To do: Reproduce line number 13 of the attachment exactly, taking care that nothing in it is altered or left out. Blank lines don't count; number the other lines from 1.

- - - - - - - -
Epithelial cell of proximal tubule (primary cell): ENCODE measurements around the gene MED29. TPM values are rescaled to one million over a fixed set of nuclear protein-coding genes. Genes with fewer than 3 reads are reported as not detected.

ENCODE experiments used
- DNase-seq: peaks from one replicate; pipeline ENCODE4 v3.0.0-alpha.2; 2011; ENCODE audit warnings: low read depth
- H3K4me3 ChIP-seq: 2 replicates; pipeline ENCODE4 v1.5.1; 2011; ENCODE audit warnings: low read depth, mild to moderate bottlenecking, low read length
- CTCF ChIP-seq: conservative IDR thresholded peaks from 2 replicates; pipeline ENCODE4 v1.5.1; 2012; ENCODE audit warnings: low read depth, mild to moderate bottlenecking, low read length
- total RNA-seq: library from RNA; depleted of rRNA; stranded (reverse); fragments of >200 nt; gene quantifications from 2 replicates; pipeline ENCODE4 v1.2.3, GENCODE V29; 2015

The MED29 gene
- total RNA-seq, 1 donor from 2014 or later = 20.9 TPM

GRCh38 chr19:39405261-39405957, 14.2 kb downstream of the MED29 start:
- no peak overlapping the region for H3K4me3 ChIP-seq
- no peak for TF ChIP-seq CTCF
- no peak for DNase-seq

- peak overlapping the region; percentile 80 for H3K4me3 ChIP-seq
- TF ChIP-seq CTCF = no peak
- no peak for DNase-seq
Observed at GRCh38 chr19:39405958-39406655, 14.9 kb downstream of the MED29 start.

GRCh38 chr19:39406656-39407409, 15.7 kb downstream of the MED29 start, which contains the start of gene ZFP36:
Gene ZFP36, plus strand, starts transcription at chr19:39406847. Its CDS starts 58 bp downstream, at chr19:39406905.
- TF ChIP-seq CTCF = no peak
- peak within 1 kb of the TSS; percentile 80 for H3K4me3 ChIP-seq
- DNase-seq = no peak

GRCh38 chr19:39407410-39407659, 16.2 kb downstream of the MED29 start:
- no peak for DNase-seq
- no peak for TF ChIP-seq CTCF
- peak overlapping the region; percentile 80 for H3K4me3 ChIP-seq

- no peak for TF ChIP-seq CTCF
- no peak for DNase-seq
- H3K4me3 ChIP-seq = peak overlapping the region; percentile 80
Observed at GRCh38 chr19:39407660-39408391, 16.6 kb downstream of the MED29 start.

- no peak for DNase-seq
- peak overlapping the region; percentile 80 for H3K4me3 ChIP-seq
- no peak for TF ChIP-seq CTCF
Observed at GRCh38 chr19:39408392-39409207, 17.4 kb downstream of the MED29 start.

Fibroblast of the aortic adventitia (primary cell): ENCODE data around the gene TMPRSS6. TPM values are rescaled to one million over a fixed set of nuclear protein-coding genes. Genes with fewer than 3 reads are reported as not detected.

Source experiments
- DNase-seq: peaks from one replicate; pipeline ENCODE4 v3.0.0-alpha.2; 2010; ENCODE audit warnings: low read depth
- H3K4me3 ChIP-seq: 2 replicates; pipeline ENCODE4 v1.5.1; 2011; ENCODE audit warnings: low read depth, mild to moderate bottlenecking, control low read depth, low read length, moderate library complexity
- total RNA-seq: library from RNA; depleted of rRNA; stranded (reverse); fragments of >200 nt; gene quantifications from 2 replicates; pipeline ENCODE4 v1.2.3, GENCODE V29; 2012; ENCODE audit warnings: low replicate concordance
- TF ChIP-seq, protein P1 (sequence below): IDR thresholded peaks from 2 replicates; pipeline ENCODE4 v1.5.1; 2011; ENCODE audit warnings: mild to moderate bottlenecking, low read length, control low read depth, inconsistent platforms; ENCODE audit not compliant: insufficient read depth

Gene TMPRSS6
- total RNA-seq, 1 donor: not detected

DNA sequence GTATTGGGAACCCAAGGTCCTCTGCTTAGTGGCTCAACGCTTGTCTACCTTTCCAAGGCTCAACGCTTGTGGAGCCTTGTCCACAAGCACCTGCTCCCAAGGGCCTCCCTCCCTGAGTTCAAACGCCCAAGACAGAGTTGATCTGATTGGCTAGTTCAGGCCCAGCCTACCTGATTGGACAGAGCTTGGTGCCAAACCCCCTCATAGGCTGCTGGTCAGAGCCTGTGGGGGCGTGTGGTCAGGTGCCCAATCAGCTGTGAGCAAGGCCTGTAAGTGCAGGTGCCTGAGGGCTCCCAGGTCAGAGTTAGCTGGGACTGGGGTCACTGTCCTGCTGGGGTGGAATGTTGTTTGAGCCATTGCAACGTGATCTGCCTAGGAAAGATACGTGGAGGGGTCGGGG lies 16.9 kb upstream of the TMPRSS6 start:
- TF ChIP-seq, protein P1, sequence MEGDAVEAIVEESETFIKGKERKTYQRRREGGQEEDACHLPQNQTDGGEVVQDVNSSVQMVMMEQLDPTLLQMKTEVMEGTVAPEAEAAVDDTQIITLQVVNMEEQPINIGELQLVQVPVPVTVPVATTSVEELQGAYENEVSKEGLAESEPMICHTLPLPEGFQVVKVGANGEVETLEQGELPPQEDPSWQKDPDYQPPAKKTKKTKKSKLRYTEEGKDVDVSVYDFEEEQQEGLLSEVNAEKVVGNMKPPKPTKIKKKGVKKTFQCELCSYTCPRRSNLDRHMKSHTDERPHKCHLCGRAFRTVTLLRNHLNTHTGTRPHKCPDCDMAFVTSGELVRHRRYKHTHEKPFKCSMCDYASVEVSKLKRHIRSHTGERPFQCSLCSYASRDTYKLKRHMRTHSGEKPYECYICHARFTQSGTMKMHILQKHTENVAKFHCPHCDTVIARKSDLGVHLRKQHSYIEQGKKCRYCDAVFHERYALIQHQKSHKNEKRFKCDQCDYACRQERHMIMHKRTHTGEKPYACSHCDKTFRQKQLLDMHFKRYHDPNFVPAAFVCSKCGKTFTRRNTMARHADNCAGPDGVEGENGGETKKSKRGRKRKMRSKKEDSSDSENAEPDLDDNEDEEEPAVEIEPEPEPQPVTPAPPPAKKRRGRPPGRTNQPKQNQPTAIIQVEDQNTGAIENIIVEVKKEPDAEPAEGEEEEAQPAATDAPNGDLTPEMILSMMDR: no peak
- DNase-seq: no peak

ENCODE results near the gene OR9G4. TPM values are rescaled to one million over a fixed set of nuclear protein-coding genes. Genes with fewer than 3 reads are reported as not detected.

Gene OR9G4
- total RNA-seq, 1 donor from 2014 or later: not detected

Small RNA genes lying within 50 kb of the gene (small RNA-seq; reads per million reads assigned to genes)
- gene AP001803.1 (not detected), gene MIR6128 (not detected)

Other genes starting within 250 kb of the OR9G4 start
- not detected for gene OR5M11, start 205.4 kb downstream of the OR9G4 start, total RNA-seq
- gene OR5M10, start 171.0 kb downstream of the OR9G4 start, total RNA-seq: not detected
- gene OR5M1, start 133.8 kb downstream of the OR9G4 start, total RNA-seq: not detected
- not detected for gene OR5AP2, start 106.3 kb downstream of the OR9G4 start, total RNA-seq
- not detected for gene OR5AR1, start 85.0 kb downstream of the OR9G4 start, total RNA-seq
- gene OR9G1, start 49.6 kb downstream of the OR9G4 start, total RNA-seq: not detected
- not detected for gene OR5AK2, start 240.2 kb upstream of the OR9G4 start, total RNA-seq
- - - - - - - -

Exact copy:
- peak overlapping the region; percentile 80 for H3K4me3 ChIP-seq